While in retrospect a pretty good bet, it sounds insane that such a relatively high amount of money would be risked on a project invoking less studio excitement than Tyler Perry's dramatic range. But along with Spielberg already having a reputation as a profitable director, this kind of risk-taking wasn't a big deal back in the day. That same studio mindset threw $15 million at Brazil, a Terry Gilliam film about dystopian air ducts and baby-mask torture. Cut to 10 years after that, and this same guy would get $20 million to deliver Fear And Loathing In Las Vegas, a rambling two-hour anti-narrative about two garishly dressed men on all of the drugs in the universe.
This completely out of context frame makes as much sense as any other.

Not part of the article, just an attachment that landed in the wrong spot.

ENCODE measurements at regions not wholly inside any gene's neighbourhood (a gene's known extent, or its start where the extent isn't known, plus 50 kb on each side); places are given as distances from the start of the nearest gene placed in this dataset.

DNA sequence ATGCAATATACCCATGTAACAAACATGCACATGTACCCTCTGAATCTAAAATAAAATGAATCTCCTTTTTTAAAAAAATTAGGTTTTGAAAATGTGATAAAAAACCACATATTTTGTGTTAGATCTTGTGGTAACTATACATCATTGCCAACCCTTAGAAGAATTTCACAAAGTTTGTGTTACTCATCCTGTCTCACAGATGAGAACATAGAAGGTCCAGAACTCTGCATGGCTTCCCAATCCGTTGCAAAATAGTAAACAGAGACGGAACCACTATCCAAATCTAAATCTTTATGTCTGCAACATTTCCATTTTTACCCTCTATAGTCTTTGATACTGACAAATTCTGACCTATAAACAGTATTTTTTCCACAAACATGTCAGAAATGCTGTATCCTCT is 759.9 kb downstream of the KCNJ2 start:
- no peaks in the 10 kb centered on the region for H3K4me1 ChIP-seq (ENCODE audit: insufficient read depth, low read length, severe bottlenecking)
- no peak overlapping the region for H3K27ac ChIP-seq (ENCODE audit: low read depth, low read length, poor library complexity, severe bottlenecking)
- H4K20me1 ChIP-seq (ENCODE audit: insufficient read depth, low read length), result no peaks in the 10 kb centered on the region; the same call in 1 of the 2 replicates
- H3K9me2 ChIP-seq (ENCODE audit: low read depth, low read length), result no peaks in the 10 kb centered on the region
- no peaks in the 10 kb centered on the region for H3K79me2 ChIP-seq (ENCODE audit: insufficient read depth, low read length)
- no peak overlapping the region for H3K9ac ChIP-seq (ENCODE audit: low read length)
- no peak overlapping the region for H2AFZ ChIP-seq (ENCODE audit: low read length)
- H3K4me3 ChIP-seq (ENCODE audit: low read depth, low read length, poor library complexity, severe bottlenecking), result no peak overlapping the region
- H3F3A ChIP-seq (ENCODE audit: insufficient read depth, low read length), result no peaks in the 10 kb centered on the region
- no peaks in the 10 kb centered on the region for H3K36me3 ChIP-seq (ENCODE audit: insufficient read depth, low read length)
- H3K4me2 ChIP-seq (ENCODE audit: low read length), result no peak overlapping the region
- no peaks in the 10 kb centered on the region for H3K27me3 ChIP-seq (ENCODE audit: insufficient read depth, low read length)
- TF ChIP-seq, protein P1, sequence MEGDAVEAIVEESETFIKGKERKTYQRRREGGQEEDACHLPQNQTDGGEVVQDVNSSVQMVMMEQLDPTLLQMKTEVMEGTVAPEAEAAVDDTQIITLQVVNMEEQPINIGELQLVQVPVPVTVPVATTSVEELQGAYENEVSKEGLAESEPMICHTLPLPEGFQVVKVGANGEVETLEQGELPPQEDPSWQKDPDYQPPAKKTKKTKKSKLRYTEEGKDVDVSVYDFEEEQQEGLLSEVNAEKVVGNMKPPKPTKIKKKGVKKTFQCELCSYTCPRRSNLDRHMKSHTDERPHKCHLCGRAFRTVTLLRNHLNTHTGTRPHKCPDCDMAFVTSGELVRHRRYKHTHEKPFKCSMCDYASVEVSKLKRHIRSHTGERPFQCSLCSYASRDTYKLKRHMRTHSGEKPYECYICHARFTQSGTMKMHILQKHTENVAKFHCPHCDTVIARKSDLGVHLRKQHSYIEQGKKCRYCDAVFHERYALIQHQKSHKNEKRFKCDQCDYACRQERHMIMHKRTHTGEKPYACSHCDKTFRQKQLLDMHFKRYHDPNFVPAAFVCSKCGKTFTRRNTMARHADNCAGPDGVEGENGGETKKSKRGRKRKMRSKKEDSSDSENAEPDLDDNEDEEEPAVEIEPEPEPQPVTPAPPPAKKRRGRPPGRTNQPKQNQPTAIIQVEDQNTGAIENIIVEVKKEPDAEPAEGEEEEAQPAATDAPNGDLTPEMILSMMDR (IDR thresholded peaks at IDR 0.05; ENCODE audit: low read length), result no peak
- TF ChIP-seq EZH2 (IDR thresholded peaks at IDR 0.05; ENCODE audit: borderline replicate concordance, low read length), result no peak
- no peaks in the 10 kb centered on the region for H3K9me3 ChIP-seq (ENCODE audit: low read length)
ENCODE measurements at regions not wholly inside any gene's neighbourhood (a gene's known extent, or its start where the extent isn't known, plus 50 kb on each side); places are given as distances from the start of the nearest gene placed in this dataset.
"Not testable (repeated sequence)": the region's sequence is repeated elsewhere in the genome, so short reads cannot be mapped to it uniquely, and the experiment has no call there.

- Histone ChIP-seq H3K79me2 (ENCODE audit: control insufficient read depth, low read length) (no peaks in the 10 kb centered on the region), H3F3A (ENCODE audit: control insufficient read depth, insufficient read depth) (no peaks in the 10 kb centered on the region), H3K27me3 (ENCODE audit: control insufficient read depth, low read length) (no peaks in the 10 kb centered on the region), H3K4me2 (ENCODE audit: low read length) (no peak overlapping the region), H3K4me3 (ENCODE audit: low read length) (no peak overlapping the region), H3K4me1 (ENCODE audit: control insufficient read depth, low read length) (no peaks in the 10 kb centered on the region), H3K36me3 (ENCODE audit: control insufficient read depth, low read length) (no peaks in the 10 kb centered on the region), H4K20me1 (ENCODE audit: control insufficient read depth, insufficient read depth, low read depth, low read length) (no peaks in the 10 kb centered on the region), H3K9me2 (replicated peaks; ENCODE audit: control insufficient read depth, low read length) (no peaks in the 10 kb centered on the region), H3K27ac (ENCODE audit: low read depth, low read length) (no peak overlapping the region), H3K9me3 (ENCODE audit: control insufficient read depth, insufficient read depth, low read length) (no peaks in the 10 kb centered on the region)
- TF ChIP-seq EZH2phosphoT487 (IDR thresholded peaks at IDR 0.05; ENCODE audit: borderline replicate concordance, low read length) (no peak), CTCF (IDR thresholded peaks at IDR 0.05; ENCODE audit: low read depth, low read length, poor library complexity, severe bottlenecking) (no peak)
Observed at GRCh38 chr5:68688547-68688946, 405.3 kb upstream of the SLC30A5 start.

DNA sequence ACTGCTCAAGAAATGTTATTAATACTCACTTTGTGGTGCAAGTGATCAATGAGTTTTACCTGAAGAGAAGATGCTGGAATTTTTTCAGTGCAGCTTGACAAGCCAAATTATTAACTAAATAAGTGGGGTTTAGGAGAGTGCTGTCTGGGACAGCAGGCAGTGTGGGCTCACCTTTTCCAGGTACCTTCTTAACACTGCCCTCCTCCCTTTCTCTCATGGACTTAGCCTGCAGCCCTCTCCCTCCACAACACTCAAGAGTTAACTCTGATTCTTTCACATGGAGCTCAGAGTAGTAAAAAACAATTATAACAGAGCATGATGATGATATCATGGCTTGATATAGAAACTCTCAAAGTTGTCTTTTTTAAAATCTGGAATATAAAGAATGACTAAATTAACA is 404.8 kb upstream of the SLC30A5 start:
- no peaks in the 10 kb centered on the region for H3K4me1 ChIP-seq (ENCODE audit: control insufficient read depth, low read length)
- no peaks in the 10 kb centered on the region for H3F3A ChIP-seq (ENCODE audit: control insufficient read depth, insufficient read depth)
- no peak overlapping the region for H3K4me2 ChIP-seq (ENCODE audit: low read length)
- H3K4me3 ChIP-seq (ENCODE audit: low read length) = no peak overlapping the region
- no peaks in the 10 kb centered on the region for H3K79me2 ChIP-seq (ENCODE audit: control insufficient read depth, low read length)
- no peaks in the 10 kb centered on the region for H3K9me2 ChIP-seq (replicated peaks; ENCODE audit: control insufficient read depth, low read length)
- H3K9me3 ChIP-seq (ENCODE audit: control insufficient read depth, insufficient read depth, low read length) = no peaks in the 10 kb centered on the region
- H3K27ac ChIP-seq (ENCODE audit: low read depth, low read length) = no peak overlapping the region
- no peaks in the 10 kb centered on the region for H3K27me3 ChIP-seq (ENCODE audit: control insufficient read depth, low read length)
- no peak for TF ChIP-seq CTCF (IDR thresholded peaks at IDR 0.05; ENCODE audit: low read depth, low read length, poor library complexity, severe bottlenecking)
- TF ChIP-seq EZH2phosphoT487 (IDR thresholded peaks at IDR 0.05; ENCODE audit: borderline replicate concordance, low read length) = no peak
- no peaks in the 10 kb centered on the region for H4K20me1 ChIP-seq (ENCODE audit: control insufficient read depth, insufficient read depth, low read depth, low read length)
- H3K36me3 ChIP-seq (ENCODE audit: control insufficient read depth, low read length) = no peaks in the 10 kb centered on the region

And keep in mind, this wonderful decade clocked blockbusters at about $60-$70 million a pop. Meaning that these untested and super-niche premises were being made for the 2016 equivalent of the new Wonder Woman film. Time warp to 2014, and the same Fear And Loathing director is scraping together $8 million for his latest movie. And it's not just Gilliam -- both David Lynch and John Waters, legendary cult film directors, are also struggling to get their current films properly funded. And if these intensely revered crazies can't cobble together a work of art, imagine what it's like for new filmmakers. Thanks to the ease of digital cameras, the indie market is more saturated than a flooded sponge factory. There are currently 7,000 American film festivals accepting submissions -- all for the best-case scenario of getting lost in the shuffle on Amazon or Netflix.